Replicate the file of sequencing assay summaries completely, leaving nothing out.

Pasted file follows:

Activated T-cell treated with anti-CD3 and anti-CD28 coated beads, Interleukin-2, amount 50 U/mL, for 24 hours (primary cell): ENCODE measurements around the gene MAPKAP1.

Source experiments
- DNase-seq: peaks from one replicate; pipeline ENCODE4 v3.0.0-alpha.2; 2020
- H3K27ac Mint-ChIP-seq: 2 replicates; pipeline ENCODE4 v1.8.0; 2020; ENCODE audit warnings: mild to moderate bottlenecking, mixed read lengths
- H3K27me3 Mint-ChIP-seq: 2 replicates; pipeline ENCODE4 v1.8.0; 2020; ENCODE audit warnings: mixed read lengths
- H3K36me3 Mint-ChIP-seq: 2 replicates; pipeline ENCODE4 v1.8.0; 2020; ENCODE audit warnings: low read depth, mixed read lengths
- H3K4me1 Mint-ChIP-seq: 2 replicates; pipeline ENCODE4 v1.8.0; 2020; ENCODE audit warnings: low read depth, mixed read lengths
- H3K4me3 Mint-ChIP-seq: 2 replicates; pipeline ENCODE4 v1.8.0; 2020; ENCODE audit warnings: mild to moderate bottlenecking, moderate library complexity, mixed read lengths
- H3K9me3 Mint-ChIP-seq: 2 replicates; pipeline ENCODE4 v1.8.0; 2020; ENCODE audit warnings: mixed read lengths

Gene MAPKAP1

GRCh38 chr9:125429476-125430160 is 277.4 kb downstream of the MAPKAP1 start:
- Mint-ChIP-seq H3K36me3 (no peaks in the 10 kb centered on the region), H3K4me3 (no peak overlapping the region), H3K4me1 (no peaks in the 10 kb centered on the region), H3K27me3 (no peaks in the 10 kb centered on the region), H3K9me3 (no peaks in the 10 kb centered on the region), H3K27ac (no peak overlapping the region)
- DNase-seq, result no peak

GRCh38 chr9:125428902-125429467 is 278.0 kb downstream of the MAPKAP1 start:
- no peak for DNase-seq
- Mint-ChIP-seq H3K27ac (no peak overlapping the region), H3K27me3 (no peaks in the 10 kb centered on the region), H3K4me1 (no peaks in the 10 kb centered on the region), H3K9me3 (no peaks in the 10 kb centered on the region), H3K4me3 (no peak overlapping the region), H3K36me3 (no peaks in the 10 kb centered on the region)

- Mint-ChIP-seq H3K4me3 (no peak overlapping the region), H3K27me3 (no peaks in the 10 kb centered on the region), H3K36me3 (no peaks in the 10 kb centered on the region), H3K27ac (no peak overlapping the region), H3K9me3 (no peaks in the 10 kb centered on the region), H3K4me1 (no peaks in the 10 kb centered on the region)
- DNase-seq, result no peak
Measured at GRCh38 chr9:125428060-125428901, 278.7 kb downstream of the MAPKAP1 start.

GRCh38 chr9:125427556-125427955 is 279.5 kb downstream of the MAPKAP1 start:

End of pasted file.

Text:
Activated T-cell treated with anti-CD3 and anti-CD28 coated beads, Interleukin-2, amount 50 U/mL, for 24 hours (primary cell): ENCODE measurements around the gene MAPKAP1.

Source experiments
- DNase-seq: peaks from one replicate; pipeline ENCODE4 v3.0.0-alpha.2; 2020
- H3K27ac Mint-ChIP-seq: 2 replicates; pipeline ENCODE4 v1.8.0; 2020; ENCODE audit warnings: mild to moderate bottlenecking, mixed read lengths
- H3K27me3 Mint-ChIP-seq: 2 replicates; pipeline ENCODE4 v1.8.0; 2020; ENCODE audit warnings: mixed read lengths
- H3K36me3 Mint-ChIP-seq: 2 replicates; pipeline ENCODE4 v1.8.0; 2020; ENCODE audit warnings: low read depth, mixed read lengths
- H3K4me1 Mint-ChIP-seq: 2 replicates; pipeline ENCODE4 v1.8.0; 2020; ENCODE audit warnings: low read depth, mixed read lengths
- H3K4me3 Mint-ChIP-seq: 2 replicates; pipeline ENCODE4 v1.8.0; 2020; ENCODE audit warnings: mild to moderate bottlenecking, moderate library complexity, mixed read lengths
- H3K9me3 Mint-ChIP-seq: 2 replicates; pipeline ENCODE4 v1.8.0; 2020; ENCODE audit warnings: mixed read lengths

Gene MAPKAP1

GRCh38 chr9:125429476-125430160 is 277.4 kb downstream of the MAPKAP1 start:
- Mint-ChIP-seq H3K36me3 (no peaks in the 10 kb centered on the region), H3K4me3 (no peak overlapping the region), H3K4me1 (no peaks in the 10 kb centered on the region), H3K27me3 (no peaks in the 10 kb centered on the region), H3K9me3 (no peaks in the 10 kb centered on the region), H3K27ac (no peak overlapping the region)
- DNase-seq, result no peak

GRCh38 chr9:125428902-125429467 is 278.0 kb downstream of the MAPKAP1 start:
- no peak for DNase-seq
- Mint-ChIP-seq H3K27ac (no peak overlapping the region), H3K27me3 (no peaks in the 10 kb centered on the region), H3K4me1 (no peaks in the 10 kb centered on the region), H3K9me3 (no peaks in the 10 kb centered on the region), H3K4me3 (no peak overlapping the region), H3K36me3 (no peaks in the 10 kb centered on the region)

- Mint-ChIP-seq H3K4me3 (no peak overlapping the region), H3K27me3 (no peaks in the 10 kb centered on the region), H3K36me3 (no peaks in the 10 kb centered on the region), H3K27ac (no peak overlapping the region), H3K9me3 (no peaks in the 10 kb centered on the region), H3K4me1 (no peaks in the 10 kb centered on the region)
- DNase-seq, result no peak
Measured at GRCh38 chr9:125428060-125428901, 278.7 kb downstream of the MAPKAP1 start.

GRCh38 chr9:125427556-125427955 is 279.5 kb downstream of the MAPKAP1 start: